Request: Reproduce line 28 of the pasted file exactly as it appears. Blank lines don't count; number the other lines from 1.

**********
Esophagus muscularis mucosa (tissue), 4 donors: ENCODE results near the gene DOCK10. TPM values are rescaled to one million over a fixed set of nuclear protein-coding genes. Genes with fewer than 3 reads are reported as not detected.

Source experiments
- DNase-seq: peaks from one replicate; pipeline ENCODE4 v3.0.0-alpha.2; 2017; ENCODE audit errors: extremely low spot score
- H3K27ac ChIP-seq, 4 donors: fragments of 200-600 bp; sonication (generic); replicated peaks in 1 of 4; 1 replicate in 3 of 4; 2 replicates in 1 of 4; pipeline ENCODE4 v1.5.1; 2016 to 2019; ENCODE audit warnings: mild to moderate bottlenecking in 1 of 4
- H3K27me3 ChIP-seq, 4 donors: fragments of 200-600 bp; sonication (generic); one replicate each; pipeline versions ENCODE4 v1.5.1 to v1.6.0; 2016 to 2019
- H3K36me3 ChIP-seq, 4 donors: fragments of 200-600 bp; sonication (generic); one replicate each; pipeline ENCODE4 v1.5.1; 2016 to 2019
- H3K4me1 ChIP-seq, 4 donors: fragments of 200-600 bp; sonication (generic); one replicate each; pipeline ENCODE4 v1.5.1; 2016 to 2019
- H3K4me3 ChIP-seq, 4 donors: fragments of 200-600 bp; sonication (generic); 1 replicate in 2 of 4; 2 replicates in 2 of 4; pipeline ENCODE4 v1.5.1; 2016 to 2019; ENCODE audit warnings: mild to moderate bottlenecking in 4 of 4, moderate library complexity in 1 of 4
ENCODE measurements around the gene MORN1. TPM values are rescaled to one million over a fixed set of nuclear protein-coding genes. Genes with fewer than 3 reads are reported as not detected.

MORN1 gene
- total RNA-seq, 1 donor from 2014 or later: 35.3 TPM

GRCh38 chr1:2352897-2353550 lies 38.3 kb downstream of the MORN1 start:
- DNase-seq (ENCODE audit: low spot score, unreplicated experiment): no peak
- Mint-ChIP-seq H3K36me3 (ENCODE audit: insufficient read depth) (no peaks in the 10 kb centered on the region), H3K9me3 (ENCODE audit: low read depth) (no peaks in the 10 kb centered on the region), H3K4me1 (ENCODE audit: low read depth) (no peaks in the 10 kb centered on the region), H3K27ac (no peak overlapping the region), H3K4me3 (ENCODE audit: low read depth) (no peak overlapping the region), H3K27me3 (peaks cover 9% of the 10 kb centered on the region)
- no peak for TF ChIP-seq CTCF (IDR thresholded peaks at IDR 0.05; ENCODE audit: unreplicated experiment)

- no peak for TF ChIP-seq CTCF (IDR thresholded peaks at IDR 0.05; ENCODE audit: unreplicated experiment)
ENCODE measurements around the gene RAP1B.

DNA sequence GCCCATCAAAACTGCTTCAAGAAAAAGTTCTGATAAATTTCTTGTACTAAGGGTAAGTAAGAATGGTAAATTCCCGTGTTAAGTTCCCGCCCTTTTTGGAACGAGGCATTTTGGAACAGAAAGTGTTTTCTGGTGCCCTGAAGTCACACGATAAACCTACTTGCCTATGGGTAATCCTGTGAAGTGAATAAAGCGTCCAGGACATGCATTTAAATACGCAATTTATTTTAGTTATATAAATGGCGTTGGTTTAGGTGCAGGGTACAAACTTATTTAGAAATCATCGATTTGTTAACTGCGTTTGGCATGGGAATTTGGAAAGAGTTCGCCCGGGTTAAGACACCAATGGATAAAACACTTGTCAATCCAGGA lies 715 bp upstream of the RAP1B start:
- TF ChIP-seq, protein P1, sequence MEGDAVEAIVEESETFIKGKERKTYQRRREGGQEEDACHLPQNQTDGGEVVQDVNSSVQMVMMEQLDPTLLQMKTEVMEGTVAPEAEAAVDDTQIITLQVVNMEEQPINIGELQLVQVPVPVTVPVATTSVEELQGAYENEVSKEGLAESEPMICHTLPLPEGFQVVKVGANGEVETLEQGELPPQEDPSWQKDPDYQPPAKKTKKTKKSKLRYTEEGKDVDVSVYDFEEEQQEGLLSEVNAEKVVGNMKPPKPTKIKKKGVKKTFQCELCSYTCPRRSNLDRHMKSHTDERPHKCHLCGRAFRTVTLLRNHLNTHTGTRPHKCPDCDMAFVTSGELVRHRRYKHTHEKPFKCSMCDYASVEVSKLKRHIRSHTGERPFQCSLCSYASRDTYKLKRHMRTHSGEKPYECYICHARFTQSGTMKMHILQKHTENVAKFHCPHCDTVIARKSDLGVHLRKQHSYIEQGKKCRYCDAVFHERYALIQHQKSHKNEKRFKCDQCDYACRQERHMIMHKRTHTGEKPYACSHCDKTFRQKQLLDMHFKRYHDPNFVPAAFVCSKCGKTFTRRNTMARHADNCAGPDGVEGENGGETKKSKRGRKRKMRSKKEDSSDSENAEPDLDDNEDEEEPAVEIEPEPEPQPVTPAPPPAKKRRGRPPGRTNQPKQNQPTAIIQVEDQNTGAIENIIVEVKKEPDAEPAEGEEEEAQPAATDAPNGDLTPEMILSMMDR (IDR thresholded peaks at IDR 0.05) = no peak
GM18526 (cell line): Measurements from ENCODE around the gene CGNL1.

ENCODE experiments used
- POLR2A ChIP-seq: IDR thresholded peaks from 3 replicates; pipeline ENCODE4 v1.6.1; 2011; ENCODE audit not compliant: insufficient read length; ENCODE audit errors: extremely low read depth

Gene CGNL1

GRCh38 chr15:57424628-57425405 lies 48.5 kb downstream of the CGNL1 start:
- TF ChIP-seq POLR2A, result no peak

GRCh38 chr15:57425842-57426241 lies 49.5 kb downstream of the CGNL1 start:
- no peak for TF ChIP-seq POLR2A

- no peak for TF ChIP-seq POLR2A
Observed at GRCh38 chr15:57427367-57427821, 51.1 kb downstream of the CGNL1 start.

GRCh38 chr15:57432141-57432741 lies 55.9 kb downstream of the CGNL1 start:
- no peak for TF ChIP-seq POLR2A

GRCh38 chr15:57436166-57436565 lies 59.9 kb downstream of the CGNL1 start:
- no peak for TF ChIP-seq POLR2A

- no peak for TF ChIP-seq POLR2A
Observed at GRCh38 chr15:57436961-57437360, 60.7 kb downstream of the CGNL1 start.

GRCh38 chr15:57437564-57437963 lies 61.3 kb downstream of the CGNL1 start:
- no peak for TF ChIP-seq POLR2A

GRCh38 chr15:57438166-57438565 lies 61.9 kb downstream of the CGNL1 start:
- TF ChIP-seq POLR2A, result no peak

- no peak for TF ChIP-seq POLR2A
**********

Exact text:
- no peak for TF ChIP-seq POLR2A